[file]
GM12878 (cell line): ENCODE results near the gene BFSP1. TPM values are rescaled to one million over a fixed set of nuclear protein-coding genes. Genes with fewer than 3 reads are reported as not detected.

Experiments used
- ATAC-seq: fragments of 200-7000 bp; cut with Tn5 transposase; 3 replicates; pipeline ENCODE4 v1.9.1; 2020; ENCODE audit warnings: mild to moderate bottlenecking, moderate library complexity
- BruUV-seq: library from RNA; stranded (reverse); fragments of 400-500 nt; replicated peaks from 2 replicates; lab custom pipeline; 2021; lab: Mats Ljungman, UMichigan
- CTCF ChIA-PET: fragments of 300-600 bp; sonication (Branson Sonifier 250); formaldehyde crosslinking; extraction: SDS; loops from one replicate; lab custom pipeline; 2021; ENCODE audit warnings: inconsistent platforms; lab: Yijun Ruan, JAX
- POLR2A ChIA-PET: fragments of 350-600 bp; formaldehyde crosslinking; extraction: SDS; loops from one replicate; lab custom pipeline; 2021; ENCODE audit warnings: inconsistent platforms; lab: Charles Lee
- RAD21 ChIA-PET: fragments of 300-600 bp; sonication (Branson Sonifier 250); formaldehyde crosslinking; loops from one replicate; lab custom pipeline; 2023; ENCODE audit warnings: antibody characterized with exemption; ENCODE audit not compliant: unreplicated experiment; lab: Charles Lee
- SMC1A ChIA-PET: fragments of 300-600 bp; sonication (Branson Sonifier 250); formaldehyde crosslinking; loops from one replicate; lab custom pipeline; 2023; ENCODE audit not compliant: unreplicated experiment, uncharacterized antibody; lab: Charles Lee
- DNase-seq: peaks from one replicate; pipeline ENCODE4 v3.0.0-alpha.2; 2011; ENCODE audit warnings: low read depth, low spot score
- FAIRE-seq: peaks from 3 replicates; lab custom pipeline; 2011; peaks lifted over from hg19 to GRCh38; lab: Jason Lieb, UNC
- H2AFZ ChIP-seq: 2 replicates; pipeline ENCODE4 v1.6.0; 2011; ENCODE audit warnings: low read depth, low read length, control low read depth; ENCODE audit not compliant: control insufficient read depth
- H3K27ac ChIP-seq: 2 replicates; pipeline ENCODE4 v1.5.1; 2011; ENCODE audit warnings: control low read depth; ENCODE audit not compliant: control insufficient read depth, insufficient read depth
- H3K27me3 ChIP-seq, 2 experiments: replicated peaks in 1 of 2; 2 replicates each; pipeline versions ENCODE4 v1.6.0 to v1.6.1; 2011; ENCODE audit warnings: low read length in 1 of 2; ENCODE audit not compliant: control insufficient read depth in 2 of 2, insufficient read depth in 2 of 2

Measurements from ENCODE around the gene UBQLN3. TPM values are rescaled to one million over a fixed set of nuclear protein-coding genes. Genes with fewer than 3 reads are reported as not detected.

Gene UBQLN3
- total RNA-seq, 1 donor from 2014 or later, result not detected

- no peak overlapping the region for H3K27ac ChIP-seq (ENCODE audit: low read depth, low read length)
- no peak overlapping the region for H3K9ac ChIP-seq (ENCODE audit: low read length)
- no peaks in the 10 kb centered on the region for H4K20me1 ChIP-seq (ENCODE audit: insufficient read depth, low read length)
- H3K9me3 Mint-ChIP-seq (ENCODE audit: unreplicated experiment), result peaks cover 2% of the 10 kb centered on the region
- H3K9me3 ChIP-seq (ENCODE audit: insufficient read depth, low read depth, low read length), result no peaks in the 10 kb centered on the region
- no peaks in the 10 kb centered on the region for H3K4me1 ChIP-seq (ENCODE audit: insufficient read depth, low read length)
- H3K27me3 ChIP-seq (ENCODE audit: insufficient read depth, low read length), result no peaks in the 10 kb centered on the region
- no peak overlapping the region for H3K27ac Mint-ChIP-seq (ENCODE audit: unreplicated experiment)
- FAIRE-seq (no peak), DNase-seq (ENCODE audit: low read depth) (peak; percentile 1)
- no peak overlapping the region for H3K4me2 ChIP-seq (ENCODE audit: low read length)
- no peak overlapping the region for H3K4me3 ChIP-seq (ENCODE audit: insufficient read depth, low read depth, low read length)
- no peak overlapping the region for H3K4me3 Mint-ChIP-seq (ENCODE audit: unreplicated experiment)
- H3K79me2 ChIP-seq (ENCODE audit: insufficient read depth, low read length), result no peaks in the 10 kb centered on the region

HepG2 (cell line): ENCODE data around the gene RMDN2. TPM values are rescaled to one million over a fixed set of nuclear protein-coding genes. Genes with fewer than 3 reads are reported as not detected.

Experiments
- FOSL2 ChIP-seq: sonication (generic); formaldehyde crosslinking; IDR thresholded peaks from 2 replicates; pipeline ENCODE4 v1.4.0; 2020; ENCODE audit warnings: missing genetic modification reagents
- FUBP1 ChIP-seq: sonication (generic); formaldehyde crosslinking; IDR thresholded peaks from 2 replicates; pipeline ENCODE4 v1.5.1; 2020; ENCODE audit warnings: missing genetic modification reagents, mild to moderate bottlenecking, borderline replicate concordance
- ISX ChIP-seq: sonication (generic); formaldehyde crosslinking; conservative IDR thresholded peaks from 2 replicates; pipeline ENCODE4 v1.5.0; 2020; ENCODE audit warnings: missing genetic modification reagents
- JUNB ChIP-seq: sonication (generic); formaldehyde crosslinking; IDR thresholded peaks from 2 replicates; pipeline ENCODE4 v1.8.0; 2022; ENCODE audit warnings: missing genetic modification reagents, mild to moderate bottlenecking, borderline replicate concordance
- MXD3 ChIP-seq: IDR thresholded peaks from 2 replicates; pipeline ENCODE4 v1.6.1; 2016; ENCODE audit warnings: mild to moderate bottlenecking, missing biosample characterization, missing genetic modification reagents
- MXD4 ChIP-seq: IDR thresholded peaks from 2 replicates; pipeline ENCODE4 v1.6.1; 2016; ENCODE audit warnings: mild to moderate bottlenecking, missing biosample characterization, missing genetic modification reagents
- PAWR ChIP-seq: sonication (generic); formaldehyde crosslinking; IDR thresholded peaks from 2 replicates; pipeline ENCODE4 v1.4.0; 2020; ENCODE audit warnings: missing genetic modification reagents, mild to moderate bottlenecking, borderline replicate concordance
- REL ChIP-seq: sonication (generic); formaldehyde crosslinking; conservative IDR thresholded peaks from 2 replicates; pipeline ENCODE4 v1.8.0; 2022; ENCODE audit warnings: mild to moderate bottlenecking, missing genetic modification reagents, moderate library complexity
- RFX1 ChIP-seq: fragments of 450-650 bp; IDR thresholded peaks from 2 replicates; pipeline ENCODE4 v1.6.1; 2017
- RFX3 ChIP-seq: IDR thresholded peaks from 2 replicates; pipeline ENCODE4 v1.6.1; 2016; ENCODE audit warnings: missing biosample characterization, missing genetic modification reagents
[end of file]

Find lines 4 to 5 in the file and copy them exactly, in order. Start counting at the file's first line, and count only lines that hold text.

- BruUV-seq: library from RNA; stranded (reverse); fragments of 400-500 nt; replicated peaks from 2 replicates; lab custom pipeline; 2021; lab: Mats Ljungman, UMichigan
- CTCF ChIA-PET: fragments of 300-600 bp; sonication (Branson Sonifier 250); formaldehyde crosslinking; extraction: SDS; loops from one replicate; lab custom pipeline; 2021; ENCODE audit warnings: inconsistent platforms; lab: Yijun Ruan, JAX